A long term goal of Sheltered Living has been to improve the environment for our Adult Life Skills program while at the same time consolidating office staff into one functional location. On November 11th, 2013, that goal was achieved as the doors were opened at the new service center at 3401 SW Harrison as a part of the organization’s Legacy Campaign. As the first client entered the facility that was the moment to begin the next 40 years of services and supports for children and adults with intellectual and developmental disabilities. The new service center brought more opportunities for clients such as the Community Integration Program (day services) with more opportunities for individual interest and supporting individual growth. With a grant received for the Supported Employment Program new opportunities were added such as a cleaning crew, car detailing and a landscaping crew for clients to build skills and find a job in the community. A keyless access control entry system for our 21 homes front door was made possible through grant dollars received from Capitol Federal Foundation and Lewis H. Humphreys Charitable Trust. This new system ensures the efficiency and safety for both clients and staff; but most importantly the new system provides our clients living in the homes more independence and a greater sense of control as well as pride.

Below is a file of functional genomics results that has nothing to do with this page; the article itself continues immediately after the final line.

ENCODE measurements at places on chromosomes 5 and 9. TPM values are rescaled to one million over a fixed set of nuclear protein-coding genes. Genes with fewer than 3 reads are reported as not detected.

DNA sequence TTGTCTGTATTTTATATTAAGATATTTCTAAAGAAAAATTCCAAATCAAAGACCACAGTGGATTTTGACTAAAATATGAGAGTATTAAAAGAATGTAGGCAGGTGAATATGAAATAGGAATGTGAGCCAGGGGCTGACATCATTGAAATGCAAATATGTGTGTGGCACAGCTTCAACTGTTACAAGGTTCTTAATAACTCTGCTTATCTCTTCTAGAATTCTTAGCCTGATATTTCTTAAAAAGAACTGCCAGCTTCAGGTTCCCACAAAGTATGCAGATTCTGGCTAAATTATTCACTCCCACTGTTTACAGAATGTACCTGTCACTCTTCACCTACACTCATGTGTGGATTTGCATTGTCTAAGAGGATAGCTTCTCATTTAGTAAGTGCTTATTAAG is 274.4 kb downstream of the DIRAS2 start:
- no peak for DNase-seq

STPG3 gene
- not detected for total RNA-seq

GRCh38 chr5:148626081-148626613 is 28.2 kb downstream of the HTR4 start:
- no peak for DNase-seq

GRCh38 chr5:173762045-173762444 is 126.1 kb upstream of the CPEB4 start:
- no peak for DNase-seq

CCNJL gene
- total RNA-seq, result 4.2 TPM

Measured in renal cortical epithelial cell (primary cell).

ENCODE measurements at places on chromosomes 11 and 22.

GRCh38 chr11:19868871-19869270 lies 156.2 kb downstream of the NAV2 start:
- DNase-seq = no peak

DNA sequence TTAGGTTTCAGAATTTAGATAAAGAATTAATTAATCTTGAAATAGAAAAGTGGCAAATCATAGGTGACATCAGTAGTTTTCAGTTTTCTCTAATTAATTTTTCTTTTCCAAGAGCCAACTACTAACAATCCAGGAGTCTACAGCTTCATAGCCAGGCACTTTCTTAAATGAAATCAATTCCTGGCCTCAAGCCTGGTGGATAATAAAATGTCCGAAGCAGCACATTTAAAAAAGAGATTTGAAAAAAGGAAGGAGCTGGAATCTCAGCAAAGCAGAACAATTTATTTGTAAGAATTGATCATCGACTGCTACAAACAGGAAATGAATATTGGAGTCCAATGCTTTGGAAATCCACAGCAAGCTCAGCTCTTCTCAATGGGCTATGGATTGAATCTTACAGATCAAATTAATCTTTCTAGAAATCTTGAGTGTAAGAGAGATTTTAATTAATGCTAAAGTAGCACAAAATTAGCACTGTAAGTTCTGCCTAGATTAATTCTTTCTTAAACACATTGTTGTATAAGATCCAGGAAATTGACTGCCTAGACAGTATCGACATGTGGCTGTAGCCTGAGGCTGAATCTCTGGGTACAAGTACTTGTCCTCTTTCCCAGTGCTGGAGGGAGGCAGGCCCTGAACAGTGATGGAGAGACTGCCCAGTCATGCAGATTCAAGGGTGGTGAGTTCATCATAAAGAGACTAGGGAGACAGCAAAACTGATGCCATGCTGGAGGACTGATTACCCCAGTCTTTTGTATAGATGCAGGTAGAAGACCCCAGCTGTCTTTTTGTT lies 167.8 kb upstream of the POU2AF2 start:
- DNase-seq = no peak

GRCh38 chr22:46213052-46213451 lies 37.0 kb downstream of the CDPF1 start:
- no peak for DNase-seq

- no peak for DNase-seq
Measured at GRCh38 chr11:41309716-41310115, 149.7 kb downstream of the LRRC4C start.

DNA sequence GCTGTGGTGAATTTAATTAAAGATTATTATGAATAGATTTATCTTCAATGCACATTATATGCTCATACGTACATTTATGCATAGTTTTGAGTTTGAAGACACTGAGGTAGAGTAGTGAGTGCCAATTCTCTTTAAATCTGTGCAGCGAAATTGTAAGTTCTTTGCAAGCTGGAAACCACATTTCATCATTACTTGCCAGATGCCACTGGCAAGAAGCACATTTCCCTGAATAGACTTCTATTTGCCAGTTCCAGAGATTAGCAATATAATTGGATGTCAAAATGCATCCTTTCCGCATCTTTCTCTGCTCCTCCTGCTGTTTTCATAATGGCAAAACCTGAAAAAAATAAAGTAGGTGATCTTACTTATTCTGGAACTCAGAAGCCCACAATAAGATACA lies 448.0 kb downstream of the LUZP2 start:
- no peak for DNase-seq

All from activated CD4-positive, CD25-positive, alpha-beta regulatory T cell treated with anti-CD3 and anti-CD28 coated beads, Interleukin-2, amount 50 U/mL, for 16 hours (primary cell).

After input from community members, board, staff and clients, Sheltered Living, Inc. was changed to SLI. The name change occurred to reduce confusion on the type of services provided, the changes in the field and the word “sheltered” was not indicative of the SLI mission. SLI was awarded their seventh accreditation by CARF International. The in-depth peer review showed SLI demonstrated the highest level of quality services and programs, strong commitment and adherence to business and governance standards. Festival of Trees added its first ladies night, “Tinsel & Treasures” and with an overwhelming success bringing in significant additional fundraising dollars. The Employee Services and Supports Director received the SHRM-CP (Society of Human Resource Management-Certified Professional) certification. SLI’s supported employment program acquired its first contract with an outside business for janitorial services. All 21 SLI homes had computers installed to increase communication and use of technology. SLI added $20,000 worth of fire systems to eight homes. Encryption software was purchased and added. A restroom door in the reception area at 3401 SW Harrison was made accessible. SLI increased use of social media significantly. The Washburn University baseball team volunteered at the annual SLI softball cookout and the annual SLI fall festival. A Washburn University student completed a practicum with the CEO and developed a legislative advocacy plan for SLI. A Washburn student began a marketing internship that will continue into 2016. Capital Federal employees volunteered to do landscaping at 3401 SW Harrison. Advisors Excel, MARS, Prairie Band Casino, Target & Westar employees volunteered to do painting at five homes. Westar donated a van to be utilized by the maintenance department.